7 Things to Know About Before Travelling to The UK | The Viking Abroad
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22 Mar 7 Things to Know About Before Travelling to The UK

The United Kingdom is huge, and there’s a lot to see. It’s also a very unique place. If you’ve never been there before, you might be surprised to find that it’s a lot more complex than you’ve expected. In order to make the most of your trip to the UK, you’ll want to prepare ahead of time.

  1. You Might Need Power Adapters

The UK has completely different power outlets from any other country. They’ve got their own style, and you’re going to need adapters for all your electronics. It helps to bring several, in case you want to charge your phone while you’re working on your laptop. Buy them before you go, because tourist shops are likely to charge much more.

  1. There Are Region Restrictions on Some Services

You might not be able to watch your American shows in the UK. The same goes for YouTube videos. If you plan to stream video, watch the news, or even play certain online games while you’re away, you might need to use a VPN. If your connection appears as though you’re in a blocked region, you won’t get access to the content you want.

  1. The Public Transit System is Unique

The London Underground is huge. If you don’t plan to rent a car during your trip, you’ll be spending a lot of time on trains. A lot of people rely on the trains, and they run on a regular schedule. During busy times, there may be delays. The trains may be so full that you can’t get on. Make sure you always leave a lot earlier than you think you’ll need to. It’s better to be an hour early than to miss an event.

  1. Multiple Languages Are Spoken

A lot of people travel to the UK because they don’t see the language barrier being a problem. In reality, there as three different variants of Scottish languages, Irish Gaelic, Cornish, and Welsh being spoken at any given time. While a lot of the UK does speak English, you can’t reasonably expect that you’ll never trip over some language obstacles.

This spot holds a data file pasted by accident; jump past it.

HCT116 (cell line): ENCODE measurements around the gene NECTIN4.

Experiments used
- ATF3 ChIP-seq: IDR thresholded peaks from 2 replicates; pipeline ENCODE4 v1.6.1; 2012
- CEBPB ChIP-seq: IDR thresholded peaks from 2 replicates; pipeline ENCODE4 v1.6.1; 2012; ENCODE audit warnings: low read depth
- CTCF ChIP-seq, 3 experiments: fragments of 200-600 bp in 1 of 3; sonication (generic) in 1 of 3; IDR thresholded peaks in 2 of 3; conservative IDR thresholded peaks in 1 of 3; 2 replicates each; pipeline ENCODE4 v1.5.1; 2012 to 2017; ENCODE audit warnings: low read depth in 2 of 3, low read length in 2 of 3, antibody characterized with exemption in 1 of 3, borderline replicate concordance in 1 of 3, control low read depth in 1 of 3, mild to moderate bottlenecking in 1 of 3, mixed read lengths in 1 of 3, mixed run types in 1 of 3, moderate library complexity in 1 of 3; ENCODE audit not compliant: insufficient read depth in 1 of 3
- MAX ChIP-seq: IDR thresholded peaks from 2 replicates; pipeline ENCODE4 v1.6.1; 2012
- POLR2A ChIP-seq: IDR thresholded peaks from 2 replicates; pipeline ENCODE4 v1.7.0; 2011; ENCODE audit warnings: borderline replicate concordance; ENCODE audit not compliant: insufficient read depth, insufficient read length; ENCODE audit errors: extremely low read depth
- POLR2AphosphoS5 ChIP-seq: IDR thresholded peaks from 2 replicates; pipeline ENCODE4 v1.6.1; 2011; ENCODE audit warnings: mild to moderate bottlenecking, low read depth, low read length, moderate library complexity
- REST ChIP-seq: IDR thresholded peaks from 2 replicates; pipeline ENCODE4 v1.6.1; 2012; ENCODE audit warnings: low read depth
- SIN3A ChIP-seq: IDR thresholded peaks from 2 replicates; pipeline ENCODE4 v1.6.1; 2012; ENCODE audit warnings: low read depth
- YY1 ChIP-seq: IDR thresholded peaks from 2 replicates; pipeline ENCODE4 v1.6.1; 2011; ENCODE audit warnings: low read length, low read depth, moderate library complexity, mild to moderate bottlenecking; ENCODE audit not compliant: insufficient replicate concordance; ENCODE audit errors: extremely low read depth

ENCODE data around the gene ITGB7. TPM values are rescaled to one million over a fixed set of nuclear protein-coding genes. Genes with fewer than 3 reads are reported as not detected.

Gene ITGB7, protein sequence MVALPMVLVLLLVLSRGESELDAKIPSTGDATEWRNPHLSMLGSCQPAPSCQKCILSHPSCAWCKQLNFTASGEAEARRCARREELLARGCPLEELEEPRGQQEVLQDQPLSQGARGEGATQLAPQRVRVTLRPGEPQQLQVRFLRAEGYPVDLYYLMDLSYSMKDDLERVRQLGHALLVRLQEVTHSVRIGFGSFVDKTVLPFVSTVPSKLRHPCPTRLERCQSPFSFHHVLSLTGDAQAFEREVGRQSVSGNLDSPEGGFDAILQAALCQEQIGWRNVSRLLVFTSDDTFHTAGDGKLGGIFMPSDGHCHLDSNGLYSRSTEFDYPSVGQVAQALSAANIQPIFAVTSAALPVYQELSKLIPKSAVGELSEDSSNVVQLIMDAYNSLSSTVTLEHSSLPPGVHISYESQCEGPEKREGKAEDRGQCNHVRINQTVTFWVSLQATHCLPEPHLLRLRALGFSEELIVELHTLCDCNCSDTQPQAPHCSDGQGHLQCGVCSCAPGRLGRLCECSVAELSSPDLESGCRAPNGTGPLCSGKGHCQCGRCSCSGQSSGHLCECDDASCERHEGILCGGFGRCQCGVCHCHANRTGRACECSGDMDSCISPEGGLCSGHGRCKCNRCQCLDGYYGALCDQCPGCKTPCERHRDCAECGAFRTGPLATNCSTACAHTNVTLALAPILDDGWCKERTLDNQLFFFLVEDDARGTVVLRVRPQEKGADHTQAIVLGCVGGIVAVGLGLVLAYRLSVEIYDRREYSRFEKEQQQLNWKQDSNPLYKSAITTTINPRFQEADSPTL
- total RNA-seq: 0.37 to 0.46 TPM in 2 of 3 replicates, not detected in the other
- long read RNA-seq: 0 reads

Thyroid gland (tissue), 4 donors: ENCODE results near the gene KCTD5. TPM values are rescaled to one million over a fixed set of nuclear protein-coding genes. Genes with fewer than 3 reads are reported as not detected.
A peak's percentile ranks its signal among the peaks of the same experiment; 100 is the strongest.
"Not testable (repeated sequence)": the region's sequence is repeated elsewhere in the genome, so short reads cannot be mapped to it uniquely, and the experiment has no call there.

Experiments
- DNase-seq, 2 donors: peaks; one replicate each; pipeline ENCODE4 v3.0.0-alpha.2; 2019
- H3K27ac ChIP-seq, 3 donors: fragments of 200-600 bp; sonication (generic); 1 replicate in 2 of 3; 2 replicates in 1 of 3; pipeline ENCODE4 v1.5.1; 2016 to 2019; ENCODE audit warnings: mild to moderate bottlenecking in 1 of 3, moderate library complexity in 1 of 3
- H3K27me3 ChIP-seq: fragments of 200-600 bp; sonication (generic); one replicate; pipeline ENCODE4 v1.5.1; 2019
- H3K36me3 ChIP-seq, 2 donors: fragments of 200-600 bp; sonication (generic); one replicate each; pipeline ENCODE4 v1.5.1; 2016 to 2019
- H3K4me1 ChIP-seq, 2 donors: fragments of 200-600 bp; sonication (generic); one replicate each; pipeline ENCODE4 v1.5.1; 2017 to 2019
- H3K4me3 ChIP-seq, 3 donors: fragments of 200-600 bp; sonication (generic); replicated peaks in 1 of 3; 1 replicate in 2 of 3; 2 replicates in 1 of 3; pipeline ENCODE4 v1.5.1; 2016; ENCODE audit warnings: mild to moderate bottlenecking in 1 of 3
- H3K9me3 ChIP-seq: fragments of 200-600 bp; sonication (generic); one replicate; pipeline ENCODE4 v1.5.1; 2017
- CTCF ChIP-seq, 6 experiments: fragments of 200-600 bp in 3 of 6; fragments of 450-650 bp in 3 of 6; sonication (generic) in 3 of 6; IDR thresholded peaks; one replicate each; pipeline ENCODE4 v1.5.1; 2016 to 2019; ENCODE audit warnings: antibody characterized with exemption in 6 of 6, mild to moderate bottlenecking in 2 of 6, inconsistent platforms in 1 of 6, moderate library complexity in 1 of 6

1. Lines Are Orderly

Queuing is a big deal. The UK is notorious for its orderly lines. It’s common decency that lines naturally form and everyone waits patiently. When visiting a hot spot for tourism, these lines will likely form quite quickly. Be careful not to jump the line or push your way through a crowd that appears to be queuing. Even the most polite UK residents will be quick to correct you.

  1. The Weather is Volatile

Always have an umbrella. Full sunlight doesn’t regularly occur in the UK because of the way it’s positioned on the globe. It can rain at any moment, and you might notice that locals carry umbrellas even on days that appear to be clear and beautiful. Don’t get soaked and spoil your plans – be prepared that it may rain at any moment.

  1. The Culture is Rich

The UK has its own distinctive brands of art, literature, and even comedy. Watch A Bit of Fry and Laurie, read a Douglas Adams novel, and indulge in a Sunday roast. See a cricket game, or watch the cheese rolling. Yes, cheese rolling is an annual sport in Gloucester.

 

The UK is uniquely rich, and if you have the chance to appreciate it for all of its quirks, you’re going to have a memorable trip. Don’t forget to have a pint or two with the locals.

3 Comments
  • Claire
    Posted at 05:34h, 23 March Reply

    It’s so funny to hear about the UK from an outside point of view 🙂 I’m glad you emphasize that the UK is more than just London, and the rail system is an ongoing joke for many people – there seem to be frequent delays & cancellations too from ‘leaves on the line’ or other odd reasons! But I still love the UK, but you’re right, never leave the hotel without an umbrella 🙂

  • Stella Jane
    Posted at 19:37h, 23 March Reply

    I laughed reading the part about the UK adaptors. The struggle is real when trying to use my electrical appliances in the UK. It’s also interesting to read about the different languages. I was fascinated to meet some Welsh speakers when I was in Wales the last time.

  • Papaigeige
    Posted at 22:48h, 23 March Reply

    Great timing for this post as I’m heading to the UK in May and again in July. I love that their queues are orderly. I hate messy lines and being bumped. I didn’t realize about YouTube and streaming services though. That’s good to know!

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